One element that has been consistent in Shivang Arora‘s past releases (his recent single Can I Fall For You Again for instance) is a sense of comforting numbness. One can exist to their fullest all day long but it’s at night when one often calms down from the trials and tribulations of everyday life. That’s when music by artists like Arora suits the mood. His new EP again delivers on ambient emotions with soothing instrumental arrangements.
Let’s take another metaphor to fully decipher the atmosphere of Fantasy and Folklore. Imagine that you are at a cafe or bar and a lively jazz or rock group has just set the stage ablaze. And then as the night darkens, you might find a mellowed-down indie-pop singer crooning bittersweet tunes on love, and solitude (preferably composed on an acoustic guitar). The melancholic yet heartwarming mood that would set at that moment; that’s what this EP tends to sound like.
It’s a 3 track EP with each chapter clocking over 2 to 3 minutes, making it perfect to be heard in one go. In fact, it would be unjust to compare each track individually as they all complement each other so well thematically. And maybe, that’s how the EP doesn’t seem forced. The songs seem perfectly placed next to each other, sharing a common sound, a sad sound of hopelessness. Lyrically, if one is to analyse, the songs seem to stem out of a heavily personal mindset, considering the songwriter seems to have been burdened with the weight of his own thoughts.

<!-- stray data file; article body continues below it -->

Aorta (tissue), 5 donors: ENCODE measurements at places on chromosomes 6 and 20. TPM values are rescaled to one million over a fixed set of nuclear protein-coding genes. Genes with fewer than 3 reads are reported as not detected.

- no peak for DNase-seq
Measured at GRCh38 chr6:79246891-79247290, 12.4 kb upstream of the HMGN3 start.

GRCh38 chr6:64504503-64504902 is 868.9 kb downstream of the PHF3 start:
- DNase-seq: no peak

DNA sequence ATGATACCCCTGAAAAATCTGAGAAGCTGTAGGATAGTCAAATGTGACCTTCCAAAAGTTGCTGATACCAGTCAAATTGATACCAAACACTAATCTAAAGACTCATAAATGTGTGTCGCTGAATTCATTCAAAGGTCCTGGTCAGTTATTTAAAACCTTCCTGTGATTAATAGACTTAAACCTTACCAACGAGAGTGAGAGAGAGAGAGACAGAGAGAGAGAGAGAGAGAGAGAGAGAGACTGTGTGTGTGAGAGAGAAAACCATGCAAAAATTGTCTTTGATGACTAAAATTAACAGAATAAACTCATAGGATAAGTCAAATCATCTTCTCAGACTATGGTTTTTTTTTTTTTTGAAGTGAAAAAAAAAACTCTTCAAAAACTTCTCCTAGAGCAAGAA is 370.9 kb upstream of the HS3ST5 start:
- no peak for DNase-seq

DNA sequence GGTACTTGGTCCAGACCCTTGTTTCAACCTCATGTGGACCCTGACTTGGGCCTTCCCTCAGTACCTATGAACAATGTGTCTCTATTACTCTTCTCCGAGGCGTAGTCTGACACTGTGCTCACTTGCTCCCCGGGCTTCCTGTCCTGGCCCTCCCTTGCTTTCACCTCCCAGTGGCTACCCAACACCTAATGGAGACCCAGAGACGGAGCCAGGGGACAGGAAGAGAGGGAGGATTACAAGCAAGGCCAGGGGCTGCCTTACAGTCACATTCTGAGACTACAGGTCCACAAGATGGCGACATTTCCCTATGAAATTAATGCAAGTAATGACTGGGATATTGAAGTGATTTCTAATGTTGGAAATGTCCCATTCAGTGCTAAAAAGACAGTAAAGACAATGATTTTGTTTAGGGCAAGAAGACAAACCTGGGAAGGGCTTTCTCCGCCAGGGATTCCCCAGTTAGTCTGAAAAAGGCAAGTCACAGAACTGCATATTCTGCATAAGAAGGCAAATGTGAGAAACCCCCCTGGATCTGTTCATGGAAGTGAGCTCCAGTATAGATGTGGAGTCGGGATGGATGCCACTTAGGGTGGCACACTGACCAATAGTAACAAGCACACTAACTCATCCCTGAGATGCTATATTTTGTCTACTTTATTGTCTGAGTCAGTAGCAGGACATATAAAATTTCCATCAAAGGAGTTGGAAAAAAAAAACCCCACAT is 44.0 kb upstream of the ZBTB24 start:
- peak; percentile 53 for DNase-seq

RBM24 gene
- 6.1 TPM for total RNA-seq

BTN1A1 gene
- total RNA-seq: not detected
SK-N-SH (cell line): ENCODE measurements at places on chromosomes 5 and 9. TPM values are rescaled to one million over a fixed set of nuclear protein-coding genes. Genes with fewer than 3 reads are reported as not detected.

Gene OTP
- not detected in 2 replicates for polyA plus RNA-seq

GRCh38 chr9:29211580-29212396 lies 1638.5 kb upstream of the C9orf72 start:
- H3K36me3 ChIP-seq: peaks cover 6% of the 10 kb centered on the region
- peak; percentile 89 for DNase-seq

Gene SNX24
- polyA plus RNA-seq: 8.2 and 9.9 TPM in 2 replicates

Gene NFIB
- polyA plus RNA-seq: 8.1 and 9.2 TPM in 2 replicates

Make Me Happy Once Again opens the EP, brimming with gentle acoustic strumming. So, even if the lyrics might be documenting a low point in the artist’s life, the instrumentation is such that it’s enough to make one feel calm. Arora’s dreamy and ethereal voice can hook listeners who are into slow-paced tranquil pop, like the discography of Cigarettes After Sex and Kodaline. Fantasy and Folklore ends with arguably its best track, simply titled Say Something.
The story of Say Something is evident in its title. The central character of the track tries to reach out to someone close, hoping that certain someone talks to him and helps in getting him out of his glumness. This particular song is also accompanied with a music video, one that features Shivang Arora daintily walking generic Indian roads and markets, stopping at a flower shop for a rose, and then finally meeting a woman (the aforementioned ‘someone’). However, the woman seems to treat him like a ghost and gets in a car, driving away from his life. A dejected Shivang then throws the rose and walks on.
The end of this video, very much like the end of the EP concludes on an open note. He doesn’t offer any straightforward answers; there’s no closure offered to stop his moody blues but maybe that’s how it is sometimes. You can’t expect one’s loneliness to just fade away in a flash.
Lyrically, the EP is pretty simple and straightforward, adorned with some ‘young romance’ naivety. While the EP definitely is calming to listen to, the songs can get a bit monotonous in terms of Arora’s slightly sluggish vocals. It’s a good-enough stylistic choice that has worked for several indie-pop vocalists before but it would be amusing to find the artist experimenting with more sounds. Barring such nitpicking, Fantasy & Folklore is worthy of being played on repeat, especially if you’re lovesick…
Verdict: The lyrics might be carved out of loneliness, but the listeners would be anything but lonely with Shivang Arora’s soothing tracks.